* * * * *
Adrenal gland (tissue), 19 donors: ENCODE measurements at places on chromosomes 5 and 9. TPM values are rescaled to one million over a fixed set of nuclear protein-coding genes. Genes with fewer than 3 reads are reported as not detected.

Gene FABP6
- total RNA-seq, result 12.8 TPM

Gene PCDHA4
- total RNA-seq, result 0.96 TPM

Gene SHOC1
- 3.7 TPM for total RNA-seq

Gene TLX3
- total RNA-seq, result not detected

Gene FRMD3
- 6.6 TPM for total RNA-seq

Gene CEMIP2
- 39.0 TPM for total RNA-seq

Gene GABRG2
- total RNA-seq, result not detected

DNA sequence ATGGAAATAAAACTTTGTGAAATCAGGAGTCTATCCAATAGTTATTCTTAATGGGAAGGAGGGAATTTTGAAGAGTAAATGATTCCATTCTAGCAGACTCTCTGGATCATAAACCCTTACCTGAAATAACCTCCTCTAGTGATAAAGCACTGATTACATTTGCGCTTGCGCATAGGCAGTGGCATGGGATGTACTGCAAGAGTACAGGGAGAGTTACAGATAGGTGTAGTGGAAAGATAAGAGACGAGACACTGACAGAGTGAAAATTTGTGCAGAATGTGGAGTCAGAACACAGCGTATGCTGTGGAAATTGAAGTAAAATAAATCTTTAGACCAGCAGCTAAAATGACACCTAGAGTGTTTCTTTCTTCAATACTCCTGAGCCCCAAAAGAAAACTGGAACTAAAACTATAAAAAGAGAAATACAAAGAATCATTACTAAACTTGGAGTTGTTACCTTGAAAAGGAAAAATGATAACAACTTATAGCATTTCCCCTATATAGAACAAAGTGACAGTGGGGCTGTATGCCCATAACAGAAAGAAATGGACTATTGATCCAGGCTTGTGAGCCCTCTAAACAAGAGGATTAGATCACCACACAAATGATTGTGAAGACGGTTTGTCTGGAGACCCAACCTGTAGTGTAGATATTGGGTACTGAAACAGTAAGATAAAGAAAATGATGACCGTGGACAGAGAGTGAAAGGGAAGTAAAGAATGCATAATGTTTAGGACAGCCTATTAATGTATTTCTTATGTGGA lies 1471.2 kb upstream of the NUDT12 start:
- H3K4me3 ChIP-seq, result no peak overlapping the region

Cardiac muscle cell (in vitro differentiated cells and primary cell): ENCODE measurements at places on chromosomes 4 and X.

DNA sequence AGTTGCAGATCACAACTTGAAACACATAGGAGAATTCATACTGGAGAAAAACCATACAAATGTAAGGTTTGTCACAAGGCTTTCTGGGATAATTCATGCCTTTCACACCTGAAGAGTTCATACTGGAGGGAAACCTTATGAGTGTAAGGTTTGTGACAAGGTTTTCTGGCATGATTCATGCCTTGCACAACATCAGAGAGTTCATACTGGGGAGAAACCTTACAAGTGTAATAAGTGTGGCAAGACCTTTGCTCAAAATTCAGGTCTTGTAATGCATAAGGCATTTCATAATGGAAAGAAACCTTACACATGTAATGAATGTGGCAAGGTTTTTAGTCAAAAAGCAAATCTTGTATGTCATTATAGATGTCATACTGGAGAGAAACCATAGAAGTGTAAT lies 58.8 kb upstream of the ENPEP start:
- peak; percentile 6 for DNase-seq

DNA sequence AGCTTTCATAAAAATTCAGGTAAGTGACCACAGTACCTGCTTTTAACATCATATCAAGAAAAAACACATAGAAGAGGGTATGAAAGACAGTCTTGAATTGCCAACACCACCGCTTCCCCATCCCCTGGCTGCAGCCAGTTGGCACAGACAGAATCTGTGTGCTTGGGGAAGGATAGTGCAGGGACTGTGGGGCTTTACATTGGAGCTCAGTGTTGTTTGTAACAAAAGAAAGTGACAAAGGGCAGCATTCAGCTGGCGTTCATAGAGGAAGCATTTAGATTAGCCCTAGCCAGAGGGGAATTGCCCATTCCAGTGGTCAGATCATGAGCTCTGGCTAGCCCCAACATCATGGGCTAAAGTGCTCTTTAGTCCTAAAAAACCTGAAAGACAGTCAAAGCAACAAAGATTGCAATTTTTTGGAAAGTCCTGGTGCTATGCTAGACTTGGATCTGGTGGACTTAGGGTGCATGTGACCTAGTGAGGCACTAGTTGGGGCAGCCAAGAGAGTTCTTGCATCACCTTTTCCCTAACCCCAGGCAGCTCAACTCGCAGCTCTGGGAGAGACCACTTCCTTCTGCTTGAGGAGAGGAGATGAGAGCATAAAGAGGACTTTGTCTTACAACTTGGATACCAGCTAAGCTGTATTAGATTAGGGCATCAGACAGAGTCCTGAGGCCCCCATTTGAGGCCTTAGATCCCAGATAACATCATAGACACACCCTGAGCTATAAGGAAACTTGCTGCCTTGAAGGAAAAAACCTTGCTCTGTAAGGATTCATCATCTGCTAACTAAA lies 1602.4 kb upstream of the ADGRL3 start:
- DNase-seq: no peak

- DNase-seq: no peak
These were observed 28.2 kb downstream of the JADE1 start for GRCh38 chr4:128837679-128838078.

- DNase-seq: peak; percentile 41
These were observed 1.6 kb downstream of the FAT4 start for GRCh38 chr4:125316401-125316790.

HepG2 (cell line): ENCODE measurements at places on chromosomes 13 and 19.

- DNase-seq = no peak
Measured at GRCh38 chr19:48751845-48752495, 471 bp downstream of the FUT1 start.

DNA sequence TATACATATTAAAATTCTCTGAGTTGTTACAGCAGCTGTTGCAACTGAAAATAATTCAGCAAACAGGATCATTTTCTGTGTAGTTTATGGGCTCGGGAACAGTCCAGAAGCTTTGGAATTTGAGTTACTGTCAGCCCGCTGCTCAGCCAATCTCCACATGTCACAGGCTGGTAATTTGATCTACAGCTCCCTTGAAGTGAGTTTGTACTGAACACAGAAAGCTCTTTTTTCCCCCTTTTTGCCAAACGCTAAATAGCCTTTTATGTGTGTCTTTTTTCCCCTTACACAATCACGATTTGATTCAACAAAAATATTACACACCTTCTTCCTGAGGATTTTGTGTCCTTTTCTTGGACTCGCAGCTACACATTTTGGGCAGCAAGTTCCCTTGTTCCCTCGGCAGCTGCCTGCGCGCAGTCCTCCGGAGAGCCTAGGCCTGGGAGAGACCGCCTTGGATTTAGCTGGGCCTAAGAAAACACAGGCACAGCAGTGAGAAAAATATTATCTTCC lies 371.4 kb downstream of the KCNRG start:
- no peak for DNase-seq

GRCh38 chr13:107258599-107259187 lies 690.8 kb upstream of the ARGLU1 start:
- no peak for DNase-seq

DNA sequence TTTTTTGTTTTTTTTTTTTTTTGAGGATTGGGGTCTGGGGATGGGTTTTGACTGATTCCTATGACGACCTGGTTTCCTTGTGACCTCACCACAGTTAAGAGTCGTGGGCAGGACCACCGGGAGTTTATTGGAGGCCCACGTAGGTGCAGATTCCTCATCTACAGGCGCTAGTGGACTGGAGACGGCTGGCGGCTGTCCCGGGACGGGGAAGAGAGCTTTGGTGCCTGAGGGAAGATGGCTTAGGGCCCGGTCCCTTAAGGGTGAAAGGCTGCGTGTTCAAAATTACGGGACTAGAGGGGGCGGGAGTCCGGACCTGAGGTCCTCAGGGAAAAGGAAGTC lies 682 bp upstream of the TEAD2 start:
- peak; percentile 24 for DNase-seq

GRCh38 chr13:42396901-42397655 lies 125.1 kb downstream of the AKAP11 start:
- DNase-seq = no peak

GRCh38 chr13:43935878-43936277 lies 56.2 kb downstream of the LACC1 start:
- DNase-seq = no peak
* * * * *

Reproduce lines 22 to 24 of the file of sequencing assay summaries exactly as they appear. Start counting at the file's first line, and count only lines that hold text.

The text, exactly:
- DNase-seq: no peak

- DNase-seq: no peak
These were observed 28.2 kb downstream of the JADE1 start for GRCh38 chr4:128837679-128838078.